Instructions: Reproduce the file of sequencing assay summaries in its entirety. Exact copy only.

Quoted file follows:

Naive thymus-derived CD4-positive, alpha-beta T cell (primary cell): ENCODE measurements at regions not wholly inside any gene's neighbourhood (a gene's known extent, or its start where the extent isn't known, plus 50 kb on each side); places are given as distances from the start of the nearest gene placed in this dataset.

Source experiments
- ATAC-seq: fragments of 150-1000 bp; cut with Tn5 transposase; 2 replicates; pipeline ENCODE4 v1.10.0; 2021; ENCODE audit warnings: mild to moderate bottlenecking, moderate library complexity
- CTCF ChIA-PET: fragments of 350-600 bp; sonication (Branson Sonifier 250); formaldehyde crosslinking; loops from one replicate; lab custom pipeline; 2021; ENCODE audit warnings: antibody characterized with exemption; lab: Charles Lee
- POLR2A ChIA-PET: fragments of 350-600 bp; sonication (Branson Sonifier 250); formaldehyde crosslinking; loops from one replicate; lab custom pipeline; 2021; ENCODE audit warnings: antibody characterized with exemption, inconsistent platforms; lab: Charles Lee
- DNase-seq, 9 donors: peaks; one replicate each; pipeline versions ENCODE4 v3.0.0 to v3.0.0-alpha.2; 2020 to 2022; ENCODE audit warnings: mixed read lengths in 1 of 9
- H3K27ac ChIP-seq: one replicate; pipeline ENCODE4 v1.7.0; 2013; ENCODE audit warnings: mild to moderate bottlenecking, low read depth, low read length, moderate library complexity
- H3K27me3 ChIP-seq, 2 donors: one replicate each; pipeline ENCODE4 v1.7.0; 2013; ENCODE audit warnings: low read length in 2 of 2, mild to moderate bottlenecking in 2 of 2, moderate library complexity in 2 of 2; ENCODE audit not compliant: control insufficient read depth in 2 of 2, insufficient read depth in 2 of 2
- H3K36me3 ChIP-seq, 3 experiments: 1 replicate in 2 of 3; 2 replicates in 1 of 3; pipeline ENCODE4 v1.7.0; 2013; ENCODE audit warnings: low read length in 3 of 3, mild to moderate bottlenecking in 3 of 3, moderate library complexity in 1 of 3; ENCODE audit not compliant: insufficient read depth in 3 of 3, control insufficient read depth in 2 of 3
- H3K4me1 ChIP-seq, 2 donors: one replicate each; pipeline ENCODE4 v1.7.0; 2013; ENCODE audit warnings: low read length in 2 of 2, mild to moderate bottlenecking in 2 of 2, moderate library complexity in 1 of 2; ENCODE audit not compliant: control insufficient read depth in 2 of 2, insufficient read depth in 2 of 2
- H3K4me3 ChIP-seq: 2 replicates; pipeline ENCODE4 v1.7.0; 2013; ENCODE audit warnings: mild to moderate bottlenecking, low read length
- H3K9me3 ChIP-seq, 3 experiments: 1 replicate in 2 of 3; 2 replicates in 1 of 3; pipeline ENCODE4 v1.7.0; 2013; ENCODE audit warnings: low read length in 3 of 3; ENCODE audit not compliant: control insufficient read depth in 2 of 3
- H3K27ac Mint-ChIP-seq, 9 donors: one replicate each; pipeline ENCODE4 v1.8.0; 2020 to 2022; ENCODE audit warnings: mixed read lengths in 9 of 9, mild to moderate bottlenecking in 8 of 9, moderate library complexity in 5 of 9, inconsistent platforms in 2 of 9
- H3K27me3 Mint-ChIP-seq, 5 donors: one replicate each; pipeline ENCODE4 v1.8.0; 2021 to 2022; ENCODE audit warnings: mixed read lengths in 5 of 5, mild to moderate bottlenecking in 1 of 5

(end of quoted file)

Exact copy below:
Naive thymus-derived CD4-positive, alpha-beta T cell (primary cell): ENCODE measurements at regions not wholly inside any gene's neighbourhood (a gene's known extent, or its start where the extent isn't known, plus 50 kb on each side); places are given as distances from the start of the nearest gene placed in this dataset.

Source experiments
- ATAC-seq: fragments of 150-1000 bp; cut with Tn5 transposase; 2 replicates; pipeline ENCODE4 v1.10.0; 2021; ENCODE audit warnings: mild to moderate bottlenecking, moderate library complexity
- CTCF ChIA-PET: fragments of 350-600 bp; sonication (Branson Sonifier 250); formaldehyde crosslinking; loops from one replicate; lab custom pipeline; 2021; ENCODE audit warnings: antibody characterized with exemption; lab: Charles Lee
- POLR2A ChIA-PET: fragments of 350-600 bp; sonication (Branson Sonifier 250); formaldehyde crosslinking; loops from one replicate; lab custom pipeline; 2021; ENCODE audit warnings: antibody characterized with exemption, inconsistent platforms; lab: Charles Lee
- DNase-seq, 9 donors: peaks; one replicate each; pipeline versions ENCODE4 v3.0.0 to v3.0.0-alpha.2; 2020 to 2022; ENCODE audit warnings: mixed read lengths in 1 of 9
- H3K27ac ChIP-seq: one replicate; pipeline ENCODE4 v1.7.0; 2013; ENCODE audit warnings: mild to moderate bottlenecking, low read depth, low read length, moderate library complexity
- H3K27me3 ChIP-seq, 2 donors: one replicate each; pipeline ENCODE4 v1.7.0; 2013; ENCODE audit warnings: low read length in 2 of 2, mild to moderate bottlenecking in 2 of 2, moderate library complexity in 2 of 2; ENCODE audit not compliant: control insufficient read depth in 2 of 2, insufficient read depth in 2 of 2
- H3K36me3 ChIP-seq, 3 experiments: 1 replicate in 2 of 3; 2 replicates in 1 of 3; pipeline ENCODE4 v1.7.0; 2013; ENCODE audit warnings: low read length in 3 of 3, mild to moderate bottlenecking in 3 of 3, moderate library complexity in 1 of 3; ENCODE audit not compliant: insufficient read depth in 3 of 3, control insufficient read depth in 2 of 3
- H3K4me1 ChIP-seq, 2 donors: one replicate each; pipeline ENCODE4 v1.7.0; 2013; ENCODE audit warnings: low read length in 2 of 2, mild to moderate bottlenecking in 2 of 2, moderate library complexity in 1 of 2; ENCODE audit not compliant: control insufficient read depth in 2 of 2, insufficient read depth in 2 of 2
- H3K4me3 ChIP-seq: 2 replicates; pipeline ENCODE4 v1.7.0; 2013; ENCODE audit warnings: mild to moderate bottlenecking, low read length
- H3K9me3 ChIP-seq, 3 experiments: 1 replicate in 2 of 3; 2 replicates in 1 of 3; pipeline ENCODE4 v1.7.0; 2013; ENCODE audit warnings: low read length in 3 of 3; ENCODE audit not compliant: control insufficient read depth in 2 of 3
- H3K27ac Mint-ChIP-seq, 9 donors: one replicate each; pipeline ENCODE4 v1.8.0; 2020 to 2022; ENCODE audit warnings: mixed read lengths in 9 of 9, mild to moderate bottlenecking in 8 of 9, moderate library complexity in 5 of 9, inconsistent platforms in 2 of 9
- H3K27me3 Mint-ChIP-seq, 5 donors: one replicate each; pipeline ENCODE4 v1.8.0; 2021 to 2022; ENCODE audit warnings: mixed read lengths in 5 of 5, mild to moderate bottlenecking in 1 of 5